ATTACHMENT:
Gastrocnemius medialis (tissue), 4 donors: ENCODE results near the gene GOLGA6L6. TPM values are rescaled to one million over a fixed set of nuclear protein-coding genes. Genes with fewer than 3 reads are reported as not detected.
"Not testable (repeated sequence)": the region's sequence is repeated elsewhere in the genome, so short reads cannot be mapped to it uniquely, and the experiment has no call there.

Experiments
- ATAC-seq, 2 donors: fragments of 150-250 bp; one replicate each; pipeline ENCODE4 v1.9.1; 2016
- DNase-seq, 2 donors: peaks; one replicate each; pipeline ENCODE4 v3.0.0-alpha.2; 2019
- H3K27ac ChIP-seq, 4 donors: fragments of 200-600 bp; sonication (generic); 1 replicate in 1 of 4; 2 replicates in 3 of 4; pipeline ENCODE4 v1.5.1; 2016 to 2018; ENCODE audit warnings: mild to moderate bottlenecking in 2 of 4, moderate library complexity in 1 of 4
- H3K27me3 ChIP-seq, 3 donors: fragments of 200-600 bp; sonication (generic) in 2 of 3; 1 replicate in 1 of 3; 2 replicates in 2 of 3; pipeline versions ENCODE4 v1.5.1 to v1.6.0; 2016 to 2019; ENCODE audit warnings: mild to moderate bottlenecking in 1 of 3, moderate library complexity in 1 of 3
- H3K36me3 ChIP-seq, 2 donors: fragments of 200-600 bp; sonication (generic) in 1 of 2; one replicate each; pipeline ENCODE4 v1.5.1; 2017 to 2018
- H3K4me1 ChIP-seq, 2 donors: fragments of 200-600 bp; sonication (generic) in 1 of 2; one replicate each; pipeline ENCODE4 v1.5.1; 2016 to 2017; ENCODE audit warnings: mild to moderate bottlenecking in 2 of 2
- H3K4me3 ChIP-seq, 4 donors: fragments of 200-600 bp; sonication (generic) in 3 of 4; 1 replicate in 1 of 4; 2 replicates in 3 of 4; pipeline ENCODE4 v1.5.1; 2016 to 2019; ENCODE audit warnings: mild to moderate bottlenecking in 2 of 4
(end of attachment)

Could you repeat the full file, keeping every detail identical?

Gastrocnemius medialis (tissue), 4 donors: ENCODE results near the gene GOLGA6L6. TPM values are rescaled to one million over a fixed set of nuclear protein-coding genes. Genes with fewer than 3 reads are reported as not detected.
"Not testable (repeated sequence)": the region's sequence is repeated elsewhere in the genome, so short reads cannot be mapped to it uniquely, and the experiment has no call there.

Experiments
- ATAC-seq, 2 donors: fragments of 150-250 bp; one replicate each; pipeline ENCODE4 v1.9.1; 2016
- DNase-seq, 2 donors: peaks; one replicate each; pipeline ENCODE4 v3.0.0-alpha.2; 2019
- H3K27ac ChIP-seq, 4 donors: fragments of 200-600 bp; sonication (generic); 1 replicate in 1 of 4; 2 replicates in 3 of 4; pipeline ENCODE4 v1.5.1; 2016 to 2018; ENCODE audit warnings: mild to moderate bottlenecking in 2 of 4, moderate library complexity in 1 of 4
- H3K27me3 ChIP-seq, 3 donors: fragments of 200-600 bp; sonication (generic) in 2 of 3; 1 replicate in 1 of 3; 2 replicates in 2 of 3; pipeline versions ENCODE4 v1.5.1 to v1.6.0; 2016 to 2019; ENCODE audit warnings: mild to moderate bottlenecking in 1 of 3, moderate library complexity in 1 of 3
- H3K36me3 ChIP-seq, 2 donors: fragments of 200-600 bp; sonication (generic) in 1 of 2; one replicate each; pipeline ENCODE4 v1.5.1; 2017 to 2018
- H3K4me1 ChIP-seq, 2 donors: fragments of 200-600 bp; sonication (generic) in 1 of 2; one replicate each; pipeline ENCODE4 v1.5.1; 2016 to 2017; ENCODE audit warnings: mild to moderate bottlenecking in 2 of 2
- H3K4me3 ChIP-seq, 4 donors: fragments of 200-600 bp; sonication (generic) in 3 of 4; 1 replicate in 1 of 4; 2 replicates in 3 of 4; pipeline ENCODE4 v1.5.1; 2016 to 2019; ENCODE audit warnings: mild to moderate bottlenecking in 2 of 4